This is why I moved to a new town

When I retired and decided to move to Jacksonville, people asked, “Why there? Do you have people? What will you do?”


Truth be told, I felt I had no one, and the work I was doing hadn’t worked for me in a very long time.


Shortly before the big move, I was at a local grocery. Behind the bakery counter was a beautiful young woman beaming in my direction.


“Joan, is that you?" she said. "I think about you all the time. I want to thank you for being a positive influence in my life.”


I remembered a decade earlier I had traded favors with a co-worker: I babysat for her, and she watched my animals when I was out of town.


“OMG, you’re Sarah!” The lovely swan before me had, at one time, been a homely, troubled, dirty little grade-schooler. Our brief encounter was a salve for my wounded soul.


Soon after my relocation, I met neighbors and town folk — creative, accomplished migrants all. What we have in common is that we are all reassessing and hoping to revive a better version of ourselves. As for me, of all that I’ve accomplished and left behind, I recalled Sarah and the power of the nano-impact, and so I embarked.


Shortly after my arrival in Jacksonville, a single working mother of three with two large boxer dogs moved next door. Being lonely and bored, the dogs barked and barked. I could have filed a noise complaint, and the dogs would have been fitted with electric shock collars. My choice, instead, was to knock at my new neighbor’s door, introduce myself, and ask permission to give those wonderful dogs a daily walk.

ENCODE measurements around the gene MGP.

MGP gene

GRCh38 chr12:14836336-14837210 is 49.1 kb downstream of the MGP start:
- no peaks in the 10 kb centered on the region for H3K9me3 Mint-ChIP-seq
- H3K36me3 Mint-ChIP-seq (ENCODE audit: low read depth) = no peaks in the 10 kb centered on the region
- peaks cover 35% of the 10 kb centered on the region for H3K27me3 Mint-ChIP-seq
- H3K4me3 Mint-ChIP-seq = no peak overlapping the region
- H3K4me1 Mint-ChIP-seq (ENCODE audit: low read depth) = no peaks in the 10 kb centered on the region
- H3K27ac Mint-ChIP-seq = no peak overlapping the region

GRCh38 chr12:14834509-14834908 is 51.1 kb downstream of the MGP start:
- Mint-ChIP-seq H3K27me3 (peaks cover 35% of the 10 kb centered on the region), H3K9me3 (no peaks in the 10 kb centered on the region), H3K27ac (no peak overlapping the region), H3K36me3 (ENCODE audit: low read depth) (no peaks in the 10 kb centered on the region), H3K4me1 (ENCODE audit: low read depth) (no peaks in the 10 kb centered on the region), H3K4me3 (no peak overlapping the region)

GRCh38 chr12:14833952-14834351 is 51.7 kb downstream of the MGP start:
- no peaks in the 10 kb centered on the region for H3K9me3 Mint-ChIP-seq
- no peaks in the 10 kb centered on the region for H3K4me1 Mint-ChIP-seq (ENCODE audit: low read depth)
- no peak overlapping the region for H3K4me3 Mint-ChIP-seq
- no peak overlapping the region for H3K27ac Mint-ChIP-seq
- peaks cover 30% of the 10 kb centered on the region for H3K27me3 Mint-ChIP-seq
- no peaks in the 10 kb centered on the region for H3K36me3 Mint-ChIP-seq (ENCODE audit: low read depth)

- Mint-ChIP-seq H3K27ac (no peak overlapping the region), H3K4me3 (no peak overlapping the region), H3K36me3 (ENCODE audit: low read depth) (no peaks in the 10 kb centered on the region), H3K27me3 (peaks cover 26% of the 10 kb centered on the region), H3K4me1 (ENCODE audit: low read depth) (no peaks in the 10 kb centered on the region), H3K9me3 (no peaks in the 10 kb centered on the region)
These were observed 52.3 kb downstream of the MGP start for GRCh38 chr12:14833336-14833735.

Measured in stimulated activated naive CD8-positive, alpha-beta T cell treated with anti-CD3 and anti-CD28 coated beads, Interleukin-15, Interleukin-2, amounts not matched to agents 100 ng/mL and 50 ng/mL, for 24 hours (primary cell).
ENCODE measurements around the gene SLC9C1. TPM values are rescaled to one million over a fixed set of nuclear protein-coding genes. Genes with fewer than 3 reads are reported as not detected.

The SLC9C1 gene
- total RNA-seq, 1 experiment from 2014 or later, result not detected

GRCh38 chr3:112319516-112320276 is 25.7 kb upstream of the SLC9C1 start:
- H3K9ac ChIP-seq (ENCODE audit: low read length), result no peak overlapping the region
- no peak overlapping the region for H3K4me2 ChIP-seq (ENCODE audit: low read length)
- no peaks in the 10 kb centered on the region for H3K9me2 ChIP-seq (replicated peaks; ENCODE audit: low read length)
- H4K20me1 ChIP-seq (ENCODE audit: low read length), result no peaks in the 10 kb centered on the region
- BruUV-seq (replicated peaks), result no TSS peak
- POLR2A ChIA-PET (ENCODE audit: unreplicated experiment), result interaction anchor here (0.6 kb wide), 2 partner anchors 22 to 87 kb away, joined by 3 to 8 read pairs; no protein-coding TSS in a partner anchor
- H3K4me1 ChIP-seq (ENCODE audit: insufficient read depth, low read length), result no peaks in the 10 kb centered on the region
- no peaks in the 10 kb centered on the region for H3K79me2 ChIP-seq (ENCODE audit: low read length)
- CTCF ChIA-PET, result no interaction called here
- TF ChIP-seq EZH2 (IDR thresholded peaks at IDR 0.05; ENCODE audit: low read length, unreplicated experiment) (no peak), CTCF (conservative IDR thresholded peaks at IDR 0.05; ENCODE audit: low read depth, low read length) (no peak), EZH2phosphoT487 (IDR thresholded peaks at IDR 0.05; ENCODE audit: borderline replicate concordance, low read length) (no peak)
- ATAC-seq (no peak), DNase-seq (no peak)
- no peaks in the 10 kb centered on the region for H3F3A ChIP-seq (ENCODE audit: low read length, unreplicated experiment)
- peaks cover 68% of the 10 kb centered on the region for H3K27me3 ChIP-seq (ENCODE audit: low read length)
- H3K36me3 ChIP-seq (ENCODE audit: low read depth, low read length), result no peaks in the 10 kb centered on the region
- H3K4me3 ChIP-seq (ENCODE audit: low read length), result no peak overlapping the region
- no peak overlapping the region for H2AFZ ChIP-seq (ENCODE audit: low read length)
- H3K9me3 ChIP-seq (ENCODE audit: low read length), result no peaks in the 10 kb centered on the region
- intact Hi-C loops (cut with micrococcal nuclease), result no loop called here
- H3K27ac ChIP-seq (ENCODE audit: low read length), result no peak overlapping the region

Later, another new friend shared that her mother is a longtime resident in assisted living. Having been a primary caregiver, I identify with the anxiety my friend experiences. We agreed that I could meet and befriend her mother. Now, once a week I make a trek to the memory care facility, where I water mom’s African violets, clip her nails, and listen to wild imaginings. While I cannot be hurt or confused by Erma’s behavior, I’m sure her children grieve the loss of an earlier version of their dear mother.


I was recently introduced to a former town councilwoman. She is current, well read and very independent. I walk her dog, drive her places, and occasionally she treats me to dinner and conversation. Every day she struggles, not because she is infirm, but because our society tags people of age with a label of dementia. My new friend is 92 and completely credible, but systems are at work to conspire in robbing my friend of her sovereignty. I am her advocate.


To those who questioned my moving on, I would now reply, “There are things I’ll do that just feel right, and they may make no sense or money, and yet these may be the reasons that we are here: to share a kindness and make a nano-impact.”


Joan Walker lives in Jacksonville.

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